Chances are, that even if you come from a family of local-business supporters, opening carefully-wrapped gifts of books, handmade crafts, and local artisanal edibles, you still managed to receive a gift card or two. And if you’re like me, you’ll be spending the next few days pondering your choices — splurge or practical, wanted or needed? I thought I’d share a few items from my own lists — of course kitchen-related — either things I continue to wish for, or items I own, love, and wouldn’t do without in my kitchen.
Richie Rich level ($250 and up — I mean, who gets these?)
Cuisinart Stand Mixer ($270)
This is perpetually on my wish list. My Kitchenaid Classic has worked for the past decade, but not without packing tape holding it together. The Cuisinart won the Cook’s Illustrated equipment review, and seems to be an all-around better mixer. I’d go for the 7-quart, to mix a double-batch of whole wheat bread dough.
Vitamix Blender ($380)
The Mercedes of blenders. Able to leap tall buildings in a single bound. Or, maybe just do everything from grinding wheat into flour to making smoothies from whole pieces of fruit, skin and all. I don’t have one, but continue to wish.
Benefactor Level ($100 – $200)
Kitchenaid Blender ($100)
Well, Kitchenaid still does some things right. If you’re not ready to shell out $400 for a blender, this one costs significantly less and won the Cook’s Illustrated review for blenders. I doubt it will mill wheat berries into flour, but will likely make a good smoothie.
Cuisinart Food Processor ($100)
I recently read a post from a blogger who was swearing off her food processor. I couldn’t live without mine, and only sometimes wish it had a larger liquid capacity. From making nut butter to pesto to my favorite almond-tomato spread — I use mine every week, sometimes 3-4 times in one day.
Familial level ($30 – $100)
High-quality Chef’s Knife ($100)
This is the exact knife I’ve used for a decade, the one I returned wedding gifts to acquire. It works as well today as it did in 2001 (I sharpen it somewhat regularly). I’m not loyal to the brand, but believe Henckels and Wusthoff are likely the best choices.
Stainless Steel French Press Coffee Pot ($70)
Love, love our Bodum French Press, for brewing my husband’s home-roasted coffee. It holds four (American-sized) cups, and keeps it warm (though it tastes freshest right after it’s brewed). My favorite part is that I no longer have a big coffee maker taking up valuable space on my counter top.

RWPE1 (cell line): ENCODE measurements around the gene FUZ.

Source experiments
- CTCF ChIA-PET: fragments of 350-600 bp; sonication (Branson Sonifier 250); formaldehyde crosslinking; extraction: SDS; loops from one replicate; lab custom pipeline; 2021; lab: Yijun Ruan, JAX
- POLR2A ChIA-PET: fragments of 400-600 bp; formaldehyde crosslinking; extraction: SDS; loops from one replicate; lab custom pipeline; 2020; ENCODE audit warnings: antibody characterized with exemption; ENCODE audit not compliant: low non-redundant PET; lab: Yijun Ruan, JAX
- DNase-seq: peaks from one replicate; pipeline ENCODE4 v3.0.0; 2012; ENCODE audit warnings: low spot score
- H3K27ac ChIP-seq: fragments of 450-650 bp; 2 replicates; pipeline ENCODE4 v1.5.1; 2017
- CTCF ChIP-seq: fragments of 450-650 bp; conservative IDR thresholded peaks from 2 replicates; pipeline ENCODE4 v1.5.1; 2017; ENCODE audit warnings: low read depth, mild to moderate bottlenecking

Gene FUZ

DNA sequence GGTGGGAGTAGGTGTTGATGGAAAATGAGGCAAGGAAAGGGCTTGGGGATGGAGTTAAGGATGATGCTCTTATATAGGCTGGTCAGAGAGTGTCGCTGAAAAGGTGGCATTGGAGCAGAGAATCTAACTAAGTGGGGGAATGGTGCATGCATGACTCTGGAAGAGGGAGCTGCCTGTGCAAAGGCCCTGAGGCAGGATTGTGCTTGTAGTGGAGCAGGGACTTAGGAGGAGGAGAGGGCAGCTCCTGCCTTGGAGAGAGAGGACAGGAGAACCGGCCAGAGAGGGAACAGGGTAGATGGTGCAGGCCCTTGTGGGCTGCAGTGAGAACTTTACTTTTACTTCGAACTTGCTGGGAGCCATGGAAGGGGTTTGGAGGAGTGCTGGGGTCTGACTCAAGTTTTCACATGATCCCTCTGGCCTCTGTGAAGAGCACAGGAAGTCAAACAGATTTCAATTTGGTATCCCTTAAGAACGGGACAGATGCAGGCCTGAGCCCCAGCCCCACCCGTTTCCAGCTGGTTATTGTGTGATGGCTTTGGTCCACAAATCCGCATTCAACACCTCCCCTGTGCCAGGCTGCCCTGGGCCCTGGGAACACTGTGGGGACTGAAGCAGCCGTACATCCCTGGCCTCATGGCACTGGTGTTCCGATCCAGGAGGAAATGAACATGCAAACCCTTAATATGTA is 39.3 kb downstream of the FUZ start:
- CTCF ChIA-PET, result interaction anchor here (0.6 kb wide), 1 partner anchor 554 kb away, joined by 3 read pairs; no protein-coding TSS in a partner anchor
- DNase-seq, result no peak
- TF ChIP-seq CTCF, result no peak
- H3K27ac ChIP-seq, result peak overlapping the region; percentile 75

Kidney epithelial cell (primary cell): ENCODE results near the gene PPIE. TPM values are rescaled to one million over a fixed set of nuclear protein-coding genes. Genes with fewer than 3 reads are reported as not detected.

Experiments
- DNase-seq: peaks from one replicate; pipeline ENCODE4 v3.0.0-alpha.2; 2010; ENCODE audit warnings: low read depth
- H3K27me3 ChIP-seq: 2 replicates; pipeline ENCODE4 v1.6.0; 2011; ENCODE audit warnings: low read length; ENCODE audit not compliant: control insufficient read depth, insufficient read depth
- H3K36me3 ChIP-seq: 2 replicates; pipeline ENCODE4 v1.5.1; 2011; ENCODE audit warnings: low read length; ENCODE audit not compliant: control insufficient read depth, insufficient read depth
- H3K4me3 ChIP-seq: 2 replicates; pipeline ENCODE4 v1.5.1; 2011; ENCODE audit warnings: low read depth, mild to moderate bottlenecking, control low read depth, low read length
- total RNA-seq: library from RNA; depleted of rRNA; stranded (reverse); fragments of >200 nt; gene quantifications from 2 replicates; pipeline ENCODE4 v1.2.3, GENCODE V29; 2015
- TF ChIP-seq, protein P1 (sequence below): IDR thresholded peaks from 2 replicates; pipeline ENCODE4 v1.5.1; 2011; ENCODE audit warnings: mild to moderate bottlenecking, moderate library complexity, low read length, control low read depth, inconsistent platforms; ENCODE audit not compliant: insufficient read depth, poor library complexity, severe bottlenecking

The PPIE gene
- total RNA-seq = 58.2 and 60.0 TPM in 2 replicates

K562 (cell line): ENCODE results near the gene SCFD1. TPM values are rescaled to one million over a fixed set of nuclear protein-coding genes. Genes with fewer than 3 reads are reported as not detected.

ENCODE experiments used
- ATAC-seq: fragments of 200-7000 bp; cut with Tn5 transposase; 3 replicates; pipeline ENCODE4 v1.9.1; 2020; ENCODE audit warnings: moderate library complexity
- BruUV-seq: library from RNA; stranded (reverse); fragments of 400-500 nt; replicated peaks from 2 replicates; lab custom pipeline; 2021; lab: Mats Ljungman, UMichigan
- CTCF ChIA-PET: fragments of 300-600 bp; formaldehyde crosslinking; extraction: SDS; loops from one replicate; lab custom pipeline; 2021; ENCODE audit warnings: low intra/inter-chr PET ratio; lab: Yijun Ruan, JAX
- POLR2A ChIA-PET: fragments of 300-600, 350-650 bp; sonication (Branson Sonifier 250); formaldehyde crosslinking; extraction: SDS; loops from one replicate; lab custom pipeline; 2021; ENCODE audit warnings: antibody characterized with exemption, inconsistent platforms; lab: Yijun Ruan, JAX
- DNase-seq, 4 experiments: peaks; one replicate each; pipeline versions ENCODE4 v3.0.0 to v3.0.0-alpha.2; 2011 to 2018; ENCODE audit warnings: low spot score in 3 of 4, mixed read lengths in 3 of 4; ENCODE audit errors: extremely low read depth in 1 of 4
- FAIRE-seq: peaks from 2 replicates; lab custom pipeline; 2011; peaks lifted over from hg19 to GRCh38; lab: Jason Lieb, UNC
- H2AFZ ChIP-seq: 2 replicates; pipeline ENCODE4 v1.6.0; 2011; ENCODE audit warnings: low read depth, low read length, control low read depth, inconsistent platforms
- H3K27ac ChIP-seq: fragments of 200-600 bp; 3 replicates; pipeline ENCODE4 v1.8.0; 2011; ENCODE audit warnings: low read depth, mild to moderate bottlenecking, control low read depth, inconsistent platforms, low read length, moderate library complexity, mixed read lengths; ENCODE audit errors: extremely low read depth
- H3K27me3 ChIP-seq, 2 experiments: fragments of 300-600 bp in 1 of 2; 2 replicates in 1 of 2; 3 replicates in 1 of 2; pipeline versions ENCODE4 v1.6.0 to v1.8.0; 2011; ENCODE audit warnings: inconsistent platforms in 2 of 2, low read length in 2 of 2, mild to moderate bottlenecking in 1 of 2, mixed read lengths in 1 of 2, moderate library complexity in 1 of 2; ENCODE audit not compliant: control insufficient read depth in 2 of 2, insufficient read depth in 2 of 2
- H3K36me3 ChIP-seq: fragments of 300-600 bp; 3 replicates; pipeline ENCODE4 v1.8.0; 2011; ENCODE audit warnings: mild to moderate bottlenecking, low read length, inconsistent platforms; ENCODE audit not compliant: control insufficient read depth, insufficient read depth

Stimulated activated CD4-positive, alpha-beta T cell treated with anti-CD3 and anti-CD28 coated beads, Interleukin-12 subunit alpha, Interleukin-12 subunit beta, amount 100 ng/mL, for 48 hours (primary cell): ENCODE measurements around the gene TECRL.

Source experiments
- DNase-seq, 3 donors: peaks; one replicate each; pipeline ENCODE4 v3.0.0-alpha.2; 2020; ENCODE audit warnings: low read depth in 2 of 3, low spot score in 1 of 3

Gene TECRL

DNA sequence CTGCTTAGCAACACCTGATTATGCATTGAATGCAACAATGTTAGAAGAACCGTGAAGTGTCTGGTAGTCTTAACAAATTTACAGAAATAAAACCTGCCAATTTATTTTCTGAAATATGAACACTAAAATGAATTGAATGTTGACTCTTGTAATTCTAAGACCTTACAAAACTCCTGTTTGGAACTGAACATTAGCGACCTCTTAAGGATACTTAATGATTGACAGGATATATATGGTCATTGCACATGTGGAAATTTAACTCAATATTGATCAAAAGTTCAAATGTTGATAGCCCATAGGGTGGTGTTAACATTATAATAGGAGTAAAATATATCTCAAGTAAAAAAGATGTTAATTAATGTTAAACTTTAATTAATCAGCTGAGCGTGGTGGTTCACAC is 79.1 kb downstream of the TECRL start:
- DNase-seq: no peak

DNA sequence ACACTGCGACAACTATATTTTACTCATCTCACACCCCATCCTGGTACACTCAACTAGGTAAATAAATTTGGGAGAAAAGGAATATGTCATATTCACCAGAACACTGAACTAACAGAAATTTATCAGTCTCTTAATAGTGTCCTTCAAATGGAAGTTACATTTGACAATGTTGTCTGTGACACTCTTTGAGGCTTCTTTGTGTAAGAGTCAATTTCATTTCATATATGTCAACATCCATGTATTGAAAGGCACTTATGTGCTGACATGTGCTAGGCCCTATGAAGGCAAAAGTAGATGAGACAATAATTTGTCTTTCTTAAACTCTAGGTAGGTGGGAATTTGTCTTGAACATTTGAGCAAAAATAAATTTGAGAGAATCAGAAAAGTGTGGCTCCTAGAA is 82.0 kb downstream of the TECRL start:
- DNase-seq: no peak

Realistic Level ($30 and under)
Victorinox Chef’s Knife ($25)
I don’t own this knife, but after reading great reviews from America’s Test Kitchen, I’ve long considered buying one to have an extra chef’s knife in the kitchen. This is an economical way to have a high-quality chef’s knife in your collection — it will totally change your food-prep life.
Lodge Cast Iron 12-inch Skillet ($25)
I’m an admitted toxi-phobe, and several years ago attempted to rid my kitchen of non-stick cookware. I bought a pre-seasoned Lodge skillet, and with careful care (no soap! no hard scrubbing! oil it every now and again!) it has become as non-stick as my old Teflon-coated pan.
Conical Fine-Mesh Strainer ($15)
I received one of these this year, to replace the one my kids destroyed by using it as a hat. This is perfect for straining sauces, sorbets, anything that has bits and pieces you don’t want in your final product. I like the conical shape because it fits into my wide-mouth funnel and the liquid goes straight into the jar or bowl.
Stainless Steel Wide-Mouth Funnel ($8)
I bought this for canning — see the previous post about toxi-phobia, but I don’t think boiling items should come in contact with plastic. To my surprise, I use it ALL. THE. TIME. For everything from ladling homemade yogurt neatly into jars to filling up my canisters with granola. It gives just enough extra width to keep mess to a minimum.
What’s your gift-card plan? What can you not live without, always buy as a wedding gift? What’s your ultimate splurge? Please add to my list!